Health

Expanding Medicaid funding in Wisconsin has been politically divisive in the state. But what could an expansion mean for healthcare providers?
A push to support trauma-informed programming for children continues in Wisconsin. Boys and Girls Club of the Fox Valley CEO Greg Lempke-Rochon discusses efforts in the state's northeastern region.
Air pollution levels vary quite broadly across Wisconsin, but they follow a clear geographic trend.
Hundreds of children in Wisconsin's child welfare and juvenile justice systems who have complex behavioral health needs are being sent for care to facilities outside of the state — as far away as New Hampshire and New Mexico.
Children who suffer abuse or neglect or who live in dysfunctional homes often carry the burdens of these experiences into adulthood. Behavioral health professionals call these ordeals "adverse childhood experiences," or ACEs.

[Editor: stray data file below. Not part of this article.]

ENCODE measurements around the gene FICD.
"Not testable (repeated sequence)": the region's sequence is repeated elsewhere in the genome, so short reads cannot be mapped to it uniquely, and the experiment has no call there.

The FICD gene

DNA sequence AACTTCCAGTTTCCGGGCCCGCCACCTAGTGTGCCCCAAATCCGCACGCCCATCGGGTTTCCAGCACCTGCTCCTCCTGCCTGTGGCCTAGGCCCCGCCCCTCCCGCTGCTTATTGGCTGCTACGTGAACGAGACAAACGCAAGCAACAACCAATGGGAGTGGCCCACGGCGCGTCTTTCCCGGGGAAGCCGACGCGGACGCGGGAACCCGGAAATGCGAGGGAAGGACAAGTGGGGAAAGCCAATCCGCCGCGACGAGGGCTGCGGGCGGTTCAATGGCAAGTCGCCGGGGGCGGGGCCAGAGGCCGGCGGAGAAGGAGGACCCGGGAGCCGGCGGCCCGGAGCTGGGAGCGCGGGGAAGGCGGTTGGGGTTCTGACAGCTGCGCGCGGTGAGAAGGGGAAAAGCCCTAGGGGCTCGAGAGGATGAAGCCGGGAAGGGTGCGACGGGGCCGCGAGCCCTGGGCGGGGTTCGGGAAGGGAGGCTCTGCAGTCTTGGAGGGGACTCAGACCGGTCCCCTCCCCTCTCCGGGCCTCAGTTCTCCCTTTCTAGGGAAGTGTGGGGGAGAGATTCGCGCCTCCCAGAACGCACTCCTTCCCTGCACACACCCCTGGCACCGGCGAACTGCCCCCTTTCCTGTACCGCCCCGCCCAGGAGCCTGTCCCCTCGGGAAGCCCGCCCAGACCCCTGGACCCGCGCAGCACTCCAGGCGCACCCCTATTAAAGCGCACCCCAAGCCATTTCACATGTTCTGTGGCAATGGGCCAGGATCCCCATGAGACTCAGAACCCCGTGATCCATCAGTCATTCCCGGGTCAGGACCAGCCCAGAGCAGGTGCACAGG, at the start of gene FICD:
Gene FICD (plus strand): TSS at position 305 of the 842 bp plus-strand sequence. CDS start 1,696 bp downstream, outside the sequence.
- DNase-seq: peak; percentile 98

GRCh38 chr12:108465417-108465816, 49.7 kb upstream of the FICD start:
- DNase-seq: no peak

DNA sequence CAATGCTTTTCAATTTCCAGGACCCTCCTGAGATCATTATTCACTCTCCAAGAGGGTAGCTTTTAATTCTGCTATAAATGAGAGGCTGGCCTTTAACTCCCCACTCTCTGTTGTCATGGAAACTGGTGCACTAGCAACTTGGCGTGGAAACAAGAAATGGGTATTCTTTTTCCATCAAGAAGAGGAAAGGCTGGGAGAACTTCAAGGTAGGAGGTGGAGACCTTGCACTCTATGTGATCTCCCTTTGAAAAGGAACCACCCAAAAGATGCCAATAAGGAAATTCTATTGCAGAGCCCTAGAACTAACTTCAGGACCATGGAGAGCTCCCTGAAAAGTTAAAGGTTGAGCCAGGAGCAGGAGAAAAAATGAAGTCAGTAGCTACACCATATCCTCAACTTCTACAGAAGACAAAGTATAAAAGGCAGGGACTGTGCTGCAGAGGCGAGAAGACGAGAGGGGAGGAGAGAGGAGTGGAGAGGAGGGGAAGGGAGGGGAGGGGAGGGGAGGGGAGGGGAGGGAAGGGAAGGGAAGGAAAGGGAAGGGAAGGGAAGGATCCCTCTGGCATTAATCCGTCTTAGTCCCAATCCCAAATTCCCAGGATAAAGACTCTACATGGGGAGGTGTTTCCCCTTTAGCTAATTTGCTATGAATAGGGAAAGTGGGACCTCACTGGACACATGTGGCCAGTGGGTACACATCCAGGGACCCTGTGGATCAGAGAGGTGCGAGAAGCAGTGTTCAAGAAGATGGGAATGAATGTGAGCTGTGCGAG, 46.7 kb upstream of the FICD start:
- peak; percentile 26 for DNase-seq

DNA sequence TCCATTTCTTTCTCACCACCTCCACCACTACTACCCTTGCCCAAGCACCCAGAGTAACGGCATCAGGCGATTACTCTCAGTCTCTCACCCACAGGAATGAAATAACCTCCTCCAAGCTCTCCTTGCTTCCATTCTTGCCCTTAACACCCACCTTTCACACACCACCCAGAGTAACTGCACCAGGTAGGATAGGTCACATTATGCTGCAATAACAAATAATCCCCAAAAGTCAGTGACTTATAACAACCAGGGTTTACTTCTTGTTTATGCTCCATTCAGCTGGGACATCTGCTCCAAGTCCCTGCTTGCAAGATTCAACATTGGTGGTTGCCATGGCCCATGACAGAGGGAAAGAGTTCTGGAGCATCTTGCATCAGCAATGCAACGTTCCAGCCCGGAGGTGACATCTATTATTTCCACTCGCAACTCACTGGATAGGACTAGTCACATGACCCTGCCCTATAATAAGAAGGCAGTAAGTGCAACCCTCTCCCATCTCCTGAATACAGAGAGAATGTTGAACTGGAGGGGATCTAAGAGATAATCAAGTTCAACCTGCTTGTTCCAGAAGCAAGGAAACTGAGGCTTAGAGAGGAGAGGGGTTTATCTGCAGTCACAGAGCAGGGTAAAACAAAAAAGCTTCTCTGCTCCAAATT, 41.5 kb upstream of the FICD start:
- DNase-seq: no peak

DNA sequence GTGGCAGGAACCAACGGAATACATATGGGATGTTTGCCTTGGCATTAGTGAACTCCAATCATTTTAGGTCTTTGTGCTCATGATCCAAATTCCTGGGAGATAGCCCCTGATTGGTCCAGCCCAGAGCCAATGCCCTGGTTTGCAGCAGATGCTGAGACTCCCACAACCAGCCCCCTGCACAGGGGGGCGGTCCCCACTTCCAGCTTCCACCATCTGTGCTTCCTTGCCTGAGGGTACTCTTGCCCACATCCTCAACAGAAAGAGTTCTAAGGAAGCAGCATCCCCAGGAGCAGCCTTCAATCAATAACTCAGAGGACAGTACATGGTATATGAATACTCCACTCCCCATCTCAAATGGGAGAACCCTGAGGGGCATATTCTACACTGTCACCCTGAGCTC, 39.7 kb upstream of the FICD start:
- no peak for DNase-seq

A sweeping shift over the past few decades in the practice of behavioral health has come to be known as trauma-informed care, an approach adopted by dozens of counties and tribes in Wisconsin.
Wisconsin launched an industrial hemp pilot program in 2018 and now has more than 2,100 applications for licenses in 2019.
La Crosse County Division of Health Services director Jason Witt discusses what he describes as a child welfare crisis in Wisconsin. Issues related to the abuse of opioids and methamphetamine are contributing to costs, and local governments agencies are seeking more funding.
Measles is back, and at a level not seen for a quarter-century, meaning a generation of healthcare workers have little experience with the disease.
With a national outbreak of measles causing concern in the medical community, UW-Madison pediatric infectious disease specialist Dr. James Conway discusses Wisconsin's vulnerability to a measles outbreak.